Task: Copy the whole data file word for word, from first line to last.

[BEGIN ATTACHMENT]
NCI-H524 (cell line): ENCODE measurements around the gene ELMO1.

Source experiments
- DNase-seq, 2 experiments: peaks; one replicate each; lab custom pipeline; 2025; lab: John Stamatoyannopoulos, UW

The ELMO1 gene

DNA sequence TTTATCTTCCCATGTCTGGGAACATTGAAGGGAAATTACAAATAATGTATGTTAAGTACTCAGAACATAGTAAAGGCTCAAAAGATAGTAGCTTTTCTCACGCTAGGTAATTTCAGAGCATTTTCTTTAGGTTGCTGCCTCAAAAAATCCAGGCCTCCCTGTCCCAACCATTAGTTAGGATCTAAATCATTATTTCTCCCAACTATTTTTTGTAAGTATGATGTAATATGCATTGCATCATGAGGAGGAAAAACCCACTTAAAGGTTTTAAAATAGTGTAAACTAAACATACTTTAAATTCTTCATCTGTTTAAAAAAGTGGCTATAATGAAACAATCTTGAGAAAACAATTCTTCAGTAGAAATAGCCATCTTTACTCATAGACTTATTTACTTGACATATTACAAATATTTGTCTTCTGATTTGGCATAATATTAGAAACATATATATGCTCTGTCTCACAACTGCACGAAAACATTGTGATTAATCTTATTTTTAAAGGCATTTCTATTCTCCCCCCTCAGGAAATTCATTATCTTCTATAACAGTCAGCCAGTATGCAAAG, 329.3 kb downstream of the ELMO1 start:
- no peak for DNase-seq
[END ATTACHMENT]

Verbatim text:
NCI-H524 (cell line): ENCODE measurements around the gene ELMO1.

Source experiments
- DNase-seq, 2 experiments: peaks; one replicate each; lab custom pipeline; 2025; lab: John Stamatoyannopoulos, UW

The ELMO1 gene

DNA sequence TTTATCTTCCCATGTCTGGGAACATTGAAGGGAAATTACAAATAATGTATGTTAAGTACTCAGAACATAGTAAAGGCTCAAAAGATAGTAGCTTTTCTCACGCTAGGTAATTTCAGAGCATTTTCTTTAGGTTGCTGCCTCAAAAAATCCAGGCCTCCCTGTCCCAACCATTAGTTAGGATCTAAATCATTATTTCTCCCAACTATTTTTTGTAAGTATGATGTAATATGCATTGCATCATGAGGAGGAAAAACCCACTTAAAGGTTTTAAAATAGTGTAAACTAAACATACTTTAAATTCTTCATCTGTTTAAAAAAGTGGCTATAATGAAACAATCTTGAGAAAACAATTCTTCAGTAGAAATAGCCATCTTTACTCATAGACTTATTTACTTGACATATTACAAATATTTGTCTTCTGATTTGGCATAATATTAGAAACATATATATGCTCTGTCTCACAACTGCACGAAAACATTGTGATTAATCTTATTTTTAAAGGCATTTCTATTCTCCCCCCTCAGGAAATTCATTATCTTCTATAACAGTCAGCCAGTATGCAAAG, 329.3 kb downstream of the ELMO1 start:
- no peak for DNase-seq